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Comparative chemometric analysis of fluorescence and near infrared spectroscopies for authenticity confirmation and geographical origin of Argentinean extra virgin olive oils

Jiménez-Carvelo, Ana M., Lozano, Valeria A., Olivieri, Alejandro C.
Food control 2019 v.96 pp. 22-28
chemometrics, cooking fats and oils, cost effectiveness, data collection, extra-virgin olive oil, fluorescence, fluorescence emission spectroscopy, gastronomy, near-infrared spectroscopy, principal component analysis, provenance, spectral analysis, vegetable oil, vegetables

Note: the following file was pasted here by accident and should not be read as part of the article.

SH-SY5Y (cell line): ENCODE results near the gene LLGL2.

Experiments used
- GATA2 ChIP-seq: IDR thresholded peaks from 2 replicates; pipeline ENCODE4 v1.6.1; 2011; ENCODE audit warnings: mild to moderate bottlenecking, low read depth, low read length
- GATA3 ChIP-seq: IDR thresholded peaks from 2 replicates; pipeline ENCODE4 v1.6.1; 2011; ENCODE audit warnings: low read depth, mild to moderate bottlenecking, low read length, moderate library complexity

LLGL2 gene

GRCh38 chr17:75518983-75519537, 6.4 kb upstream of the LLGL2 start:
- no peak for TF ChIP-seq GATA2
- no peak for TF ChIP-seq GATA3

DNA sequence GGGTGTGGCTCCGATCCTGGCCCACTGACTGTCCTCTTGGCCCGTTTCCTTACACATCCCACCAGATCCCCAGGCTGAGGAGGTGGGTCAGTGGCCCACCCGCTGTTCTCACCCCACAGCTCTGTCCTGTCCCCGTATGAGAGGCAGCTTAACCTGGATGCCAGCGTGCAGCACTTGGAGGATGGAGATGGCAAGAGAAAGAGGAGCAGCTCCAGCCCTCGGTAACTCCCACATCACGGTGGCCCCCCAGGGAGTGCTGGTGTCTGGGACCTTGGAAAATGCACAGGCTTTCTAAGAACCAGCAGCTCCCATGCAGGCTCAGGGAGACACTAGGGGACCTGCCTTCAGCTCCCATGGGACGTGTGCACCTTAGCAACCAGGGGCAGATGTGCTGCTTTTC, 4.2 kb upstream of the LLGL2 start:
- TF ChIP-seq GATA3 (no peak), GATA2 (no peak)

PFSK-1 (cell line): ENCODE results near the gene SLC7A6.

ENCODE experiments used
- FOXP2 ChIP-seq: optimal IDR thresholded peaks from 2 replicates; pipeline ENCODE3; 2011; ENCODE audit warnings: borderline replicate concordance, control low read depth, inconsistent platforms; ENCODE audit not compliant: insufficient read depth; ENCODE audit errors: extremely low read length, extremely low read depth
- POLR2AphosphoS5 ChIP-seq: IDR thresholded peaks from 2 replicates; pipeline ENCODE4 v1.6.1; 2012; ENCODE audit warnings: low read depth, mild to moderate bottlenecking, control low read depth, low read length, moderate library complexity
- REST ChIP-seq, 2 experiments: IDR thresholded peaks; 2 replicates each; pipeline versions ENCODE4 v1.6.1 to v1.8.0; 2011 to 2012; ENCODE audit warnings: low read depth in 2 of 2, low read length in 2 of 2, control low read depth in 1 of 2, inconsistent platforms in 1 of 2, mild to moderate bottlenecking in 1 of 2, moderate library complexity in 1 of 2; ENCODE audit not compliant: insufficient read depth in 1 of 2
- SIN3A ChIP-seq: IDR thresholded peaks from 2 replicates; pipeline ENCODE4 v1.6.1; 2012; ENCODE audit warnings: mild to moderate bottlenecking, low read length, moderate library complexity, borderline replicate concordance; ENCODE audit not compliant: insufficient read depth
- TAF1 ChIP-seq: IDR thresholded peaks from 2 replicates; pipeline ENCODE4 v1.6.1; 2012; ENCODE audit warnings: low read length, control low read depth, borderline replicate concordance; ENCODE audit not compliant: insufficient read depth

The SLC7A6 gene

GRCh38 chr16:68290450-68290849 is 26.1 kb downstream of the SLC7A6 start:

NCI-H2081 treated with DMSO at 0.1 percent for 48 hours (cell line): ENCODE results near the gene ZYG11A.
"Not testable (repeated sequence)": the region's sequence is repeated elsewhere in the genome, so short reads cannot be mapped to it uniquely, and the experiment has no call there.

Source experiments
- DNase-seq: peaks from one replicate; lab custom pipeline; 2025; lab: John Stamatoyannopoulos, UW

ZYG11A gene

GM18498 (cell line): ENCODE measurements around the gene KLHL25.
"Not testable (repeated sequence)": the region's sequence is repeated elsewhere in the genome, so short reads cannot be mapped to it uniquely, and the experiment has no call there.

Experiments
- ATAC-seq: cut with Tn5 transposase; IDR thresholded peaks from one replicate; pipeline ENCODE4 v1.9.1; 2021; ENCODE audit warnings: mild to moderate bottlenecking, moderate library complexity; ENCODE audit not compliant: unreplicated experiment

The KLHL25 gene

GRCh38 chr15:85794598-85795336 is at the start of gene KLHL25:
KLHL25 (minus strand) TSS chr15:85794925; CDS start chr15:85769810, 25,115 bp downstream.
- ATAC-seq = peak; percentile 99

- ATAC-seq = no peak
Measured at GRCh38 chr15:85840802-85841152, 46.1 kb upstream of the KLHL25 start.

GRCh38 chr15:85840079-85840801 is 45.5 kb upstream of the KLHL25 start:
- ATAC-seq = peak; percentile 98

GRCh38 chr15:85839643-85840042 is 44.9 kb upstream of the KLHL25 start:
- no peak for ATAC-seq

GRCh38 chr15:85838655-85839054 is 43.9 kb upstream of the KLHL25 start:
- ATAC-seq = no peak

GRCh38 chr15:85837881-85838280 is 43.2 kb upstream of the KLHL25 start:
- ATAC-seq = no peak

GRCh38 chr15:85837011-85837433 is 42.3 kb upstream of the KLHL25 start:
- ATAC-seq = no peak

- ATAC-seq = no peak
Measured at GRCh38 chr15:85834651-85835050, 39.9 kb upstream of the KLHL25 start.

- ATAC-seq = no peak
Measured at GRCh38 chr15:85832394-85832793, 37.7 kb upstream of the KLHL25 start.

Extra virgin olive oil (EVOO) is widely used in gastronomy because of its healthy properties, and is a candidate to be adulterated with other vegetable oils to reduce costs. This work shows the results of applying near infrared (NIR) and fluorescence excitation–emission matrix spectroscopies, coupled to chemometric tools, to authenticate and validate the geographic origin of Argentinean EVOO samples. For each spectral data set, principal component analysis (PCA) was applied to both first–order NIR and second–order fluorescence data, partial least squares–discriminant analysis (PLS1–DA) to NIR data, and the multidimensional version of the latter (NPLS–DA) to fluorescence data. The results of the study of sixty EVOO samples of known and unknown registered designation of origin (RDO), as well as artificial samples adulterated with other edible oils, showed that: (1) fluorescence spectroscopy was unable to determine the RDO of all EVOO samples, in contrast to NIR (100% classified correctly), and (2) fluorescence data provide only slightly better results than NIR spectroscopy to detect EVOO adulterations with other vegetable edible oils.